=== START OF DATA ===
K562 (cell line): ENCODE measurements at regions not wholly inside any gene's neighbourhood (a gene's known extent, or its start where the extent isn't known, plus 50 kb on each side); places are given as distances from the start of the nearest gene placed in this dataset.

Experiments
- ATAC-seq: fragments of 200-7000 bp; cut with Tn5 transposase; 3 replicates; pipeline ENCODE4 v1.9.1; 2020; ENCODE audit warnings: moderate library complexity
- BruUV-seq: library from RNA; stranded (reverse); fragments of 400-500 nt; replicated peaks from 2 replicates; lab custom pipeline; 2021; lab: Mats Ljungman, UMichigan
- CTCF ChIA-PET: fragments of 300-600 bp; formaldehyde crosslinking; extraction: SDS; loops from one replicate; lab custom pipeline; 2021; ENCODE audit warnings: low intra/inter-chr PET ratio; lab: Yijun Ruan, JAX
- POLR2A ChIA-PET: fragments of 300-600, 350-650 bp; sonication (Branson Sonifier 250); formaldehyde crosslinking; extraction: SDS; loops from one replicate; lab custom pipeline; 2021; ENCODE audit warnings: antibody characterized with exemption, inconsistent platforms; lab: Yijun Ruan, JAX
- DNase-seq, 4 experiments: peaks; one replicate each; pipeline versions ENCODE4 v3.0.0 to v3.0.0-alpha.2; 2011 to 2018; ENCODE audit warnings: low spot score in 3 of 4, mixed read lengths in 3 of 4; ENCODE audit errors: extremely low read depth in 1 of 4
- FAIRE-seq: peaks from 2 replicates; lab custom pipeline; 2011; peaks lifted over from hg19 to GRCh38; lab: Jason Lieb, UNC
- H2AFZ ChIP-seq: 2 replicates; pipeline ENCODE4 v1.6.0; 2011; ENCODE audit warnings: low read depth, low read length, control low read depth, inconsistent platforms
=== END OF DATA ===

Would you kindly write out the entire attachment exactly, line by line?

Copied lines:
K562 (cell line): ENCODE measurements at regions not wholly inside any gene's neighbourhood (a gene's known extent, or its start where the extent isn't known, plus 50 kb on each side); places are given as distances from the start of the nearest gene placed in this dataset.

Experiments
- ATAC-seq: fragments of 200-7000 bp; cut with Tn5 transposase; 3 replicates; pipeline ENCODE4 v1.9.1; 2020; ENCODE audit warnings: moderate library complexity
- BruUV-seq: library from RNA; stranded (reverse); fragments of 400-500 nt; replicated peaks from 2 replicates; lab custom pipeline; 2021; lab: Mats Ljungman, UMichigan
- CTCF ChIA-PET: fragments of 300-600 bp; formaldehyde crosslinking; extraction: SDS; loops from one replicate; lab custom pipeline; 2021; ENCODE audit warnings: low intra/inter-chr PET ratio; lab: Yijun Ruan, JAX
- POLR2A ChIA-PET: fragments of 300-600, 350-650 bp; sonication (Branson Sonifier 250); formaldehyde crosslinking; extraction: SDS; loops from one replicate; lab custom pipeline; 2021; ENCODE audit warnings: antibody characterized with exemption, inconsistent platforms; lab: Yijun Ruan, JAX
- DNase-seq, 4 experiments: peaks; one replicate each; pipeline versions ENCODE4 v3.0.0 to v3.0.0-alpha.2; 2011 to 2018; ENCODE audit warnings: low spot score in 3 of 4, mixed read lengths in 3 of 4; ENCODE audit errors: extremely low read depth in 1 of 4
- FAIRE-seq: peaks from 2 replicates; lab custom pipeline; 2011; peaks lifted over from hg19 to GRCh38; lab: Jason Lieb, UNC
- H2AFZ ChIP-seq: 2 replicates; pipeline ENCODE4 v1.6.0; 2011; ENCODE audit warnings: low read depth, low read length, control low read depth, inconsistent platforms